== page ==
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Monday, December 14, 2009

The same person

A short time ago, I heard a critique about Max Brooks' fictional oral history, World War Z, that I have not forgotten: every quote sounded like it was coming from the same person. Even though dozens of people from across the globe are interviewed after this zombie apocalypse, all the quotes sound like they're from one person. I've kept that in mind as I've worked on the second book, but sometimes, oral histories can't help but sound like they're coming from one person, fictional or nonfictional.

Two books that I still cite as big stylistic influences for my book are Fool the World and The Other Hollywood. In particular, the flow of the quotes from person to person in Fool the World has been a big influence. With The Other Hollywood, the massive amounts of different people quoted yields to a handful of very fleshed-out characters.

In those books, the use of language might sound similar, but the different personalities come out the deeper the quotes go. I definitely got a strong sense of who Charles Thompson was, as well as Linda Lovelace. But as far as word choice from them, that seemed very secondary to me. I just wanted to read something that was compelling. And I must admit that I sped through Fool the World much faster than I did with The Other Hollywood.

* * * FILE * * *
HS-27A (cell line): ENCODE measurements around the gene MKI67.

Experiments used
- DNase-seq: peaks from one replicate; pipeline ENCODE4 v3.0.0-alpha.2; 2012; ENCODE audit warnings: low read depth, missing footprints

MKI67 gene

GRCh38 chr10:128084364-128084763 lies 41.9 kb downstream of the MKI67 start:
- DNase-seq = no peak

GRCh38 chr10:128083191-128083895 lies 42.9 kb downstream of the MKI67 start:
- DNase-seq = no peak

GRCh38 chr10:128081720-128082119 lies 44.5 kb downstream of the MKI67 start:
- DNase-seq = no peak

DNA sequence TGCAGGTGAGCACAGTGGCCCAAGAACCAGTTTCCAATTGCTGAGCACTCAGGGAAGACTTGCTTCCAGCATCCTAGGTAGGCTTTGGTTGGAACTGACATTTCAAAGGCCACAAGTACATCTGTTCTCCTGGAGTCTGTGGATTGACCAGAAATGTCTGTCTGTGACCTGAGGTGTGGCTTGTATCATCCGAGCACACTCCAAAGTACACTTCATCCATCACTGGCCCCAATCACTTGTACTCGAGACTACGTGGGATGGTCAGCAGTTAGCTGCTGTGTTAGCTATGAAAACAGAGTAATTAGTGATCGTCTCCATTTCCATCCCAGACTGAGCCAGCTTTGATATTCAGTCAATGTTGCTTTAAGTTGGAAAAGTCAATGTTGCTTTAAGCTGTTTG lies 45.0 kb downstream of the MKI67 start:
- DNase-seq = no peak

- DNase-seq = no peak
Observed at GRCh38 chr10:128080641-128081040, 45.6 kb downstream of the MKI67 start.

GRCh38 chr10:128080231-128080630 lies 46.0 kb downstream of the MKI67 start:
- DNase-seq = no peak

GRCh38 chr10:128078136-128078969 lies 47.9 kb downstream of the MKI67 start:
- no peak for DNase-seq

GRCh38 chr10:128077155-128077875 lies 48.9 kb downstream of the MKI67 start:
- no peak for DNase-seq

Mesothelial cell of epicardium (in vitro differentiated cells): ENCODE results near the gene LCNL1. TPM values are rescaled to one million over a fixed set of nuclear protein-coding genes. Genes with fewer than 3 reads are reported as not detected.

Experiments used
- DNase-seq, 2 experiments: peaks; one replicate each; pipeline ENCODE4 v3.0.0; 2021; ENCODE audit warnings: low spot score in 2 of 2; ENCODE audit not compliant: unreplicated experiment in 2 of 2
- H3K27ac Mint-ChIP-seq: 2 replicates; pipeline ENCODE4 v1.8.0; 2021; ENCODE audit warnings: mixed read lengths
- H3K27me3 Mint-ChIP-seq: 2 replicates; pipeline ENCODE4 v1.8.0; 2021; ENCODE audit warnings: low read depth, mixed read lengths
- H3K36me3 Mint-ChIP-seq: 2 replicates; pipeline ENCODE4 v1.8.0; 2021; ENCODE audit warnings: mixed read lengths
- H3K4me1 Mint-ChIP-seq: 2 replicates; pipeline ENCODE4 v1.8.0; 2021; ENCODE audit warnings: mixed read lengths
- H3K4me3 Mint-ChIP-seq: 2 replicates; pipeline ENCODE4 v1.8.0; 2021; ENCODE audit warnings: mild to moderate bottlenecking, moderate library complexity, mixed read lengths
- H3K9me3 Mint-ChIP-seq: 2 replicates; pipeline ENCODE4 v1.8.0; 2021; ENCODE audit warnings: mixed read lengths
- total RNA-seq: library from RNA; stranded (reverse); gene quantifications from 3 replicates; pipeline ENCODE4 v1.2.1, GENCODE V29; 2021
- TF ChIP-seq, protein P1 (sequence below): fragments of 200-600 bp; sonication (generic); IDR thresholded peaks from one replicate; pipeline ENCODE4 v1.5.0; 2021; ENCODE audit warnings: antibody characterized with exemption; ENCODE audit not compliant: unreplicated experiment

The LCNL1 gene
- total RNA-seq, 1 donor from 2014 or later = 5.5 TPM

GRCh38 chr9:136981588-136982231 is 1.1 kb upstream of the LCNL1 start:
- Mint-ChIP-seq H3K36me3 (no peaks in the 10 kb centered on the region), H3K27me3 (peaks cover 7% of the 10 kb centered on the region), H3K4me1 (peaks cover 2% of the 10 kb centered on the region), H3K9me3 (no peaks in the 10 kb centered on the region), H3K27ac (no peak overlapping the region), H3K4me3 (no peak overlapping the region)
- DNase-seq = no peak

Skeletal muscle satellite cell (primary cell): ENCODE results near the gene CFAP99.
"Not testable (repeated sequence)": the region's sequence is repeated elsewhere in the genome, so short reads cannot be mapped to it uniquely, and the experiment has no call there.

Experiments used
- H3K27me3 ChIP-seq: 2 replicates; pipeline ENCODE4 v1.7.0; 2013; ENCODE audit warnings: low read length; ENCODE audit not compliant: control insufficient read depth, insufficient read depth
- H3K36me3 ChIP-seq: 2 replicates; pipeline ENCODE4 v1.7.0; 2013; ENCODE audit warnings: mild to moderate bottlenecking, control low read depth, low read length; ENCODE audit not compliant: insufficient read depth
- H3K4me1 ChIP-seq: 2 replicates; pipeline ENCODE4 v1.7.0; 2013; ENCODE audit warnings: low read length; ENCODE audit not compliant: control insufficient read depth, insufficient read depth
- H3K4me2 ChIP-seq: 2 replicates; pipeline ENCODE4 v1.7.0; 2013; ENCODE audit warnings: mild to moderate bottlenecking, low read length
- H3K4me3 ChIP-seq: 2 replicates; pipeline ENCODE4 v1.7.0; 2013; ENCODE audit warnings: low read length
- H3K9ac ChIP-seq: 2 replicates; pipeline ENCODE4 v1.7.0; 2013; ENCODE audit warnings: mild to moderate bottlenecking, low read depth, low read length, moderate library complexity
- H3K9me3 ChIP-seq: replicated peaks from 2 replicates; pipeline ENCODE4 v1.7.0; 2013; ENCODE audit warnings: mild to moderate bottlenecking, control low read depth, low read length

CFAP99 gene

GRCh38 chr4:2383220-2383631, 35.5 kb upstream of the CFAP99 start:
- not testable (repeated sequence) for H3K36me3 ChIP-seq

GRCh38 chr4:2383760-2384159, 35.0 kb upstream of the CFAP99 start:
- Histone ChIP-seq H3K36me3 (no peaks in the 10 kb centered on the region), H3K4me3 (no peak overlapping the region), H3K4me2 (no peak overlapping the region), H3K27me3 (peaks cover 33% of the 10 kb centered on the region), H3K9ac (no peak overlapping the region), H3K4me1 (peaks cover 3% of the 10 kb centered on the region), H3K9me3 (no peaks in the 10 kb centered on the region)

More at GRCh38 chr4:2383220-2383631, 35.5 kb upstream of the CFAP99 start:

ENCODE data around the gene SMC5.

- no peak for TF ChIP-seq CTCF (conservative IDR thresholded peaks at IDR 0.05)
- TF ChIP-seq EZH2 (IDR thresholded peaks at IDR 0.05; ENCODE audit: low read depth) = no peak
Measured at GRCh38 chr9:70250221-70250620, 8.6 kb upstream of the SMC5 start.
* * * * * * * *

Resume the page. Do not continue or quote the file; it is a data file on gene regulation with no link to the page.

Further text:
Trying to make a twisty storyline with quotes from at least twenty different people sounds tough -- and it is -- but that's part of the fun challenge of writing the book. The lack of a "proper" narrative might sound like you're trying to walk straight without a spine, but if the quotes are good enough, the narrative is not necessary.

I think of this like a great documentary without any voiceover narration. If the quotes can speak well enough, then why use redundant commentary from somebody else? Sure you run the risk of sounding like the same person based on word choice, but that can be an inevitable drawback in doing an oral history.

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